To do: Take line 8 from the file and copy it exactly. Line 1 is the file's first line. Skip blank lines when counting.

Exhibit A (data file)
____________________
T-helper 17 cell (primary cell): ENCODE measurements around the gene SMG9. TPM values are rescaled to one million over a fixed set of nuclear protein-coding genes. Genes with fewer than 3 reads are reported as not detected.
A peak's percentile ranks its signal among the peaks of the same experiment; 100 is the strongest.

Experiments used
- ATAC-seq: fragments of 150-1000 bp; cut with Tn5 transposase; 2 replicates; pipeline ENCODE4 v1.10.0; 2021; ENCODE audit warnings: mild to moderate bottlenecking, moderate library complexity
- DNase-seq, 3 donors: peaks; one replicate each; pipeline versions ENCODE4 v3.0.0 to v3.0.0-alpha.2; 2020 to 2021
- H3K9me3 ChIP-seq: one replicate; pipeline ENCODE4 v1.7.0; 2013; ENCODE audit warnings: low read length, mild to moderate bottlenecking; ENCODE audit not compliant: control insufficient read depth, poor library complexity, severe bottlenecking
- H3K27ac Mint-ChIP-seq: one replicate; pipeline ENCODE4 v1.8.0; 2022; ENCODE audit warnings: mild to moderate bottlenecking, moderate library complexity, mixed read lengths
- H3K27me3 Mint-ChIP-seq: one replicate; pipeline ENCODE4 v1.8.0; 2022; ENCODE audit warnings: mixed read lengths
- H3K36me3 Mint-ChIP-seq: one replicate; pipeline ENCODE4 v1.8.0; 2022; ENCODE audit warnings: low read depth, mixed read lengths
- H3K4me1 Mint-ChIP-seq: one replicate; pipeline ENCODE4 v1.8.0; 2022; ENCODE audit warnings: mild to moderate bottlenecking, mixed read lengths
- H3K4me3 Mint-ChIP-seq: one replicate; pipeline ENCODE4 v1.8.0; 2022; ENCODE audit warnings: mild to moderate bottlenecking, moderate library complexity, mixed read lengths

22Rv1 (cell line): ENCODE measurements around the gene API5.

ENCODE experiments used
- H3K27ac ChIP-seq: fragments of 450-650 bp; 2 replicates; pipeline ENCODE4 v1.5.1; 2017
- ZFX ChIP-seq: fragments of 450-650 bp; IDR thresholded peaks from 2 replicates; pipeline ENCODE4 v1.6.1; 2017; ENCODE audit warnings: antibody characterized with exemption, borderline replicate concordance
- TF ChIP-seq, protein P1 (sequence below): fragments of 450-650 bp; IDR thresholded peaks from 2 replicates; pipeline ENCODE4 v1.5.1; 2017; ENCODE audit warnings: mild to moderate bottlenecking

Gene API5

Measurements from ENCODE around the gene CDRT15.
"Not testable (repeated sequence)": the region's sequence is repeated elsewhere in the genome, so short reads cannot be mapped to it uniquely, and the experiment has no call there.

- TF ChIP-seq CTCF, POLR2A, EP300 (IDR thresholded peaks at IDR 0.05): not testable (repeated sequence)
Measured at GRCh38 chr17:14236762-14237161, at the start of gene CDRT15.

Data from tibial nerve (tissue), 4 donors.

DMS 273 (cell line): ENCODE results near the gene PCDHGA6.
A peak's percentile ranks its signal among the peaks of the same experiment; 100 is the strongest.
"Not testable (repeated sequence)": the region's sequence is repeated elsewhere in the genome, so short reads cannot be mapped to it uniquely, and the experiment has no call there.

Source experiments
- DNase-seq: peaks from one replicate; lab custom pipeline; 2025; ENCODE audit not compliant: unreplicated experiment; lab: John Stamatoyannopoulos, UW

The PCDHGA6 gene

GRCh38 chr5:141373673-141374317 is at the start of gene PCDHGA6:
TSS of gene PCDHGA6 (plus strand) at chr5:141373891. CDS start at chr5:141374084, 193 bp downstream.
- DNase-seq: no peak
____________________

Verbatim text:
- H3K27me3 Mint-ChIP-seq: one replicate; pipeline ENCODE4 v1.8.0; 2022; ENCODE audit warnings: mixed read lengths